It’s a little bit of a strange feeling to be gearing up for a new, full semester in May as opposed to our normal semester start times in September or in January, but that’s the life of a full-time graduate student!
I remember I had a professor in my undergraduate program, Dr. Andrea Schutz, who talked about the irrational, unnatural logic of starting major undertakings in the fall and winter months. We were reading Chaucer’s General Prologue, which begins in April, and she really underscored how that, and many other major works of literature throughout, symbolically begin in the spring. It’s natural for us to read into spring as a time for beginnings and potential, and literature reinforces spring as a symbolic time. However, the way our education system is structured, and many other institutions as well, is to begin in fall, when the natural world is winding down and we move into the contemplative season of winter. Now, in St. John’s, the last few signs of winter are fading away, and on our first day of classes this May, we were lucky to have temperatures in the 20s and an uninterrupted blue sky for the afternoon.
Last semester, I decided to drop a course and focus more deeply on the two courses that were the most relevant to my interests. In the coursework program, we need to take eight courses over three semesters. My original aim was to do three the first two semesters, and do an independent project and one class in the spring semester. However, what looks good on paper doesn’t always translate to the best practical application, and my department was more than willing to help me plan out a different schedule. The consequences of dropping that course are that I’ll stay on for one more semester in the fall, which is a decision I’m happy with, because it lets me stay in St. John’s a little longer and explore the area and the arts scene in more depth.
The local arts community here is incredibly strong, motivated, and active. Despite recent crippling budget cuts and controversial provincial financial decisions, the arts community here has rallied, protested, and drawn together to continue important creative projects. St. John’s reputation for having a resilient arts community was part of what drew me here, and I haven’t been disappointed. The community here has been very supportive, especially at Memorial. I had the wonderful opportunity to enter the Gregory J Power Poetry contest along with other members of my Creative Writing class, and was happy to win an honorable mention alongside some fantastically talented writers, some of whom were also in my Creative Writing class.
This semester is going to be a busy one, and it’s going to draw on all the time-management and project management skills I’ve been developing over the last two semesters, not to mention the necessary research, reading, and writing skills we need. I’m finishing up a GA project, as well as taking on a new teaching assistantship, and doing two courses, all while working part time to start to save for after graduation!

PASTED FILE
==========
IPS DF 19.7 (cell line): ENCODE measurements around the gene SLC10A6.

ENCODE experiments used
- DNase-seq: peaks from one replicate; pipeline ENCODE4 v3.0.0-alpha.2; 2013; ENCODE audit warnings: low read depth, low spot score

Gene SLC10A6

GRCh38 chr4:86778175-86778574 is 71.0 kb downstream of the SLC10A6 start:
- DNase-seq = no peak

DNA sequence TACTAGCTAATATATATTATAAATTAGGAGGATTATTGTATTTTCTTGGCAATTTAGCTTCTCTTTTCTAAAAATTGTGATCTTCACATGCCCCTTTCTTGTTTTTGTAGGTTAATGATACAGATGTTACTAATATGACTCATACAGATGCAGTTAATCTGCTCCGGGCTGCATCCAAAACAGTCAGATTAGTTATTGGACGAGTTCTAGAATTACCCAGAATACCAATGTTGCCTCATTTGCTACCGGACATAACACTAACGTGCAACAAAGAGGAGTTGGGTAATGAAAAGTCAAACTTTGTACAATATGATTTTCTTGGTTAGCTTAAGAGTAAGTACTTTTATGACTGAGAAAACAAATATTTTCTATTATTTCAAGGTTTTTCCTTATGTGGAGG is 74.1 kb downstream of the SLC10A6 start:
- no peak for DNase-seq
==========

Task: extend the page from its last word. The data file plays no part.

One of my courses, Posthumanism and the Gothic: Animals, Monsters, and Machines, is a semi-independent course with two other students, and Dr. Lokash has given us a lot of freedom and flexibility with how we structure meetings, communication, and research. My other course is Dr. Legge’s Aboriginal Matters: Myth, Medicine and Magic, and while it’s structured and rigorous like a graduate level course, it has some interesting non-traditional elements and opportunities for multi-modality that I’ve seen occur more frequently in experimental educations programs. While it’s certainly a graduate level reading load, it offers some unique creative reflections. I think that it’s nicely reflective of Memorial’s unique blending of creative, academic, and practical English courses. The program has turned out to be a surprisingly good fit for my varied interests, and I would encourage anyone else in the same position as me to consider how a year-long coursework program that allows much flexibility can help them refine their academic and career directions before committing to a thesis or major area of specialization.
We’ve talked a lot of meta-talk this past semester about specialization, about the academic climate and job market. We also talked about refining our positions on our approach to scholarship, not just in a class-by-class and essay-by-essay approach, but asking the bigger questions about our roles as academics and our relation to the public. In retrospect, the focus we took was probably the most important and formative experience of my academic career so far. It helped me to understand the value of non-specialization at this level, and how specialization changes how we communicate. At first, I was a little lost when people would ask me what my area of specialization was at the graduate mixers. It seemed like everyone had an easy, immediate answer of what they studied. It was like being surrounded by experts, all the time, and as a coursework student without an area aside from the umbrella of “English”, I felt like I lacked the specialized vocabulary and focus to be a good graduate student.
But for anyone who’s in my position, who’s passionate about academia but not sure exactly where their focus is, the coursework route is invaluable at introducing you to the process and helping you to find your fit. You can be a good student without going into the program knowing what your thesis is going to about, or even knowing your intended area of expertise. The program is a focusing tool to help you ask the right questions about where you stand and what you want to go on to do.